RBA sees temporary Delta hit to economy

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Reserve Bank of Australia governor Philip Lowe says the coronavirus Delta variant outbreak has interrupted the economic recovery but not derailed it.

Following Tuesday's monthly board meeting, Dr Lowe said he expects COVID-19 restrictions, which include lengthy lockdowns in NSW and Victoria, will have a material impact on the economy in the September quarter.

Economists are predicting a contraction of as much as four per cent in the quarter.

The governor also expects the unemployment rate will move higher over coming months, having struck a 13-year low of 4.6 per cent in July.

"This setback to the economic expansion is expected to be only temporary," Dr Lowe said in a statement.

"The Delta outbreak is expected to delay, but not derail, the recovery."

He expects the economy to be growing again in the December quarter.

As widely expected, the RBA board left the cash rate at a record low 0.1 per cent at the meeting.

Dr Lowe reiterated the RBA would not increase the cash rate until actual inflation was sustainably within the two to three per cent target range.

"The central scenario for the economy is that this condition will not be met before 2024," Dr Lowe said.

"Meeting this condition will require the labour market to be tight enough to generate wages growth that is materially higher than it is currently."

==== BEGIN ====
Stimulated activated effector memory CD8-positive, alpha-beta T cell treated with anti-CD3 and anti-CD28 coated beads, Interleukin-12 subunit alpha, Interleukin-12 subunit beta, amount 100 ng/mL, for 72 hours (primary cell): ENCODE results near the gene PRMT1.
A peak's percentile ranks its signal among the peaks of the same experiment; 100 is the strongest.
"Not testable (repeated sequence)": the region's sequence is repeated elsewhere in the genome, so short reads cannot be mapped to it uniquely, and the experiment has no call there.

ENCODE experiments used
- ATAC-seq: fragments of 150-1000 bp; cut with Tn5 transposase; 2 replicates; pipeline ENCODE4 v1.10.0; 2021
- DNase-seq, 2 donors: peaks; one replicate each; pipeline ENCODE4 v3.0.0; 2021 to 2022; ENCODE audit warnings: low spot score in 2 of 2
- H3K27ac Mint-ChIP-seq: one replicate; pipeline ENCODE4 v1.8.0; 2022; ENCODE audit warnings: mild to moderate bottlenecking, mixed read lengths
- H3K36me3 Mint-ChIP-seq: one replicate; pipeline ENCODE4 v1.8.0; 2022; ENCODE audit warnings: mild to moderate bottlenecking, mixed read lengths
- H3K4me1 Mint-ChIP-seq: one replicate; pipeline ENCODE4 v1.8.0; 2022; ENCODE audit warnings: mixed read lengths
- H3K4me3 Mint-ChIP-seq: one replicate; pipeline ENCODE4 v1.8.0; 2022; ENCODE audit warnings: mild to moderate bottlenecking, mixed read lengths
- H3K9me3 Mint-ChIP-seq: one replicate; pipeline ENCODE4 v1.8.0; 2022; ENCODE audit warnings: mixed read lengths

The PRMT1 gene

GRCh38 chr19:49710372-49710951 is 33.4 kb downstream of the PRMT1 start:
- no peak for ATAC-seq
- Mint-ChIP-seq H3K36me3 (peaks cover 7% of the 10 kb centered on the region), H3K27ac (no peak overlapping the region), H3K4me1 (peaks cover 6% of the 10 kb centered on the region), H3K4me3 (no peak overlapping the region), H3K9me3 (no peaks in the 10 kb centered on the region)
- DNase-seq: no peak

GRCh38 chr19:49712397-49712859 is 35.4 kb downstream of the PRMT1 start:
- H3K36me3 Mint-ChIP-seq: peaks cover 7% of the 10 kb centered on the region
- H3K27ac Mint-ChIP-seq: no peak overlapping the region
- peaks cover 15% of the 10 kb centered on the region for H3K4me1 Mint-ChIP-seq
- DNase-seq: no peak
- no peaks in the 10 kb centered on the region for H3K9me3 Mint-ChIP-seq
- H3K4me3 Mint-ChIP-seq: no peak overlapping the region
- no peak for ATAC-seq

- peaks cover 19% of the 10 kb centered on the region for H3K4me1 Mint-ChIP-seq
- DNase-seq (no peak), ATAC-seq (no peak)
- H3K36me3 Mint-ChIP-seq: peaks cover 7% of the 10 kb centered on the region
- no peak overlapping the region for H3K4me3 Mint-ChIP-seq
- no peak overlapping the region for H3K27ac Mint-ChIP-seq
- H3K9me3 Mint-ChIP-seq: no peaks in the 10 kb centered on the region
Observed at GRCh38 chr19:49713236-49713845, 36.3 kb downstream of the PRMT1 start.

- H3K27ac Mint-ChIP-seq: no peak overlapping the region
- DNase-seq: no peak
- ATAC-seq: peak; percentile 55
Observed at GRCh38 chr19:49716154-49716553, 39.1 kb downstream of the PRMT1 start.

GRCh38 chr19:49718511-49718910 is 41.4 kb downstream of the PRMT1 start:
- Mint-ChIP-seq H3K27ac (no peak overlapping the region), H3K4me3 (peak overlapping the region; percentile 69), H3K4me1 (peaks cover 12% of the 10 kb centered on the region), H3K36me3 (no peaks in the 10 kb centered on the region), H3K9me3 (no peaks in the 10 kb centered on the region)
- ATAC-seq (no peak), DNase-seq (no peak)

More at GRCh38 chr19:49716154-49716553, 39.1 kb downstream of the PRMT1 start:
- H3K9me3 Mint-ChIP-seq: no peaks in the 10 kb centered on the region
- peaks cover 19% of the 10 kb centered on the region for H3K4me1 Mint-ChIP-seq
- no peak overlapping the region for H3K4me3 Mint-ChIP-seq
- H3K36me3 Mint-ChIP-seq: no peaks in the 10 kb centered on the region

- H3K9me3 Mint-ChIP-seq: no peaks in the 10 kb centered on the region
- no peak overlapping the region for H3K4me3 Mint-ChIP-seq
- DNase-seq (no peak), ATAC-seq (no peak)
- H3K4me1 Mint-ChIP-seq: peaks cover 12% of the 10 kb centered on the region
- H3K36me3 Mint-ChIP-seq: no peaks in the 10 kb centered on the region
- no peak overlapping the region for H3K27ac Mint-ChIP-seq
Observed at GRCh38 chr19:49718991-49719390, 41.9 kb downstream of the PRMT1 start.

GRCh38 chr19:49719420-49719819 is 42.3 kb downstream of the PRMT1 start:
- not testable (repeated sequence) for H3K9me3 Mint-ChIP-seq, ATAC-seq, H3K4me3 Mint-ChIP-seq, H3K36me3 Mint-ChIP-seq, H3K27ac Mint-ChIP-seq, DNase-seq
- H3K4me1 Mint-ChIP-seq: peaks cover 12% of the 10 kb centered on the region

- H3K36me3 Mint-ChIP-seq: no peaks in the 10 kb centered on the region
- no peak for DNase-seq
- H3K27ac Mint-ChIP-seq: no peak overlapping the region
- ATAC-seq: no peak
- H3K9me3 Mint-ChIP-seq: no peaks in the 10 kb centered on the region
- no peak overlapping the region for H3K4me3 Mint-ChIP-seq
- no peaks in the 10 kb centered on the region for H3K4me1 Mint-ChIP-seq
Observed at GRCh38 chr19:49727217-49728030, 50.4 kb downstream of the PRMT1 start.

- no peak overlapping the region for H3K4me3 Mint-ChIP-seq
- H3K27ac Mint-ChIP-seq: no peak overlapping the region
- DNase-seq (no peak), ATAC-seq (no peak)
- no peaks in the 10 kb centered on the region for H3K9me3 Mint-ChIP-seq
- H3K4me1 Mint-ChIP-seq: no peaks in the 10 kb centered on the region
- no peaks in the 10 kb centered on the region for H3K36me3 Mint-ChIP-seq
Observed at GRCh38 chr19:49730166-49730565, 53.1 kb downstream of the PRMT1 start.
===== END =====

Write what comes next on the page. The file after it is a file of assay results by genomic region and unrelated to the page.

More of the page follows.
BIS Oxford Economics senior economist Sean Langcake said a rising unemployment rate due to lockdowns will stall progress towards that aim of a tighter labour market and higher wage growth.

"As such, the RBA's central scenario of keeping rates on hold until early 2024 now looks more feasible to us," he said.

Despite the economic setback, the RBA is sticking to its earlier announced plan of reduced purchases under its bond-buying program, which aims to keep market interest rates and borrowing costs low.

The central bank will now buy $4 billion worth of bonds per week rather than $5 billion, but will maintain that level until at least February 2022.

It had earlier said it would review the program in November.

Some economists had expected the RBA to delay this winding back, or so-called tapering, to $4 billion a week in light of a deteriorating outlook.

Meanwhile, in a further sign that lockdowns in the nation's two major cities are hurting the economy, Australia's services sector has taken a hit.

The Australian Industry Group performance of services index slumped 6.1 per cent to 45.6 in August and its lowest level since September 2020.

An index reading below 50 points indicates the sector is in contraction.

The decline was driven by a sharp fall in sales, fewer deliveries and a drop in new orders.

"With lockdowns in Victoria, the ACT and NSW set to continue this month and with new orders down on previous levels, the immediate outlook is for another weak month or two," Ai Group chief executive Innes Willox said.

Confidence among Australians has also been undermined by continually high COVID-19 infections in the past week, even as vaccination rates speed up.

The weekly ANZ-Roy Morgan consumer index - a pointer to future household spending - fell 1.8 per cent.

Confidence dropped 5.3 per cent in Sydney and 0.8 per cent in Melbourne.

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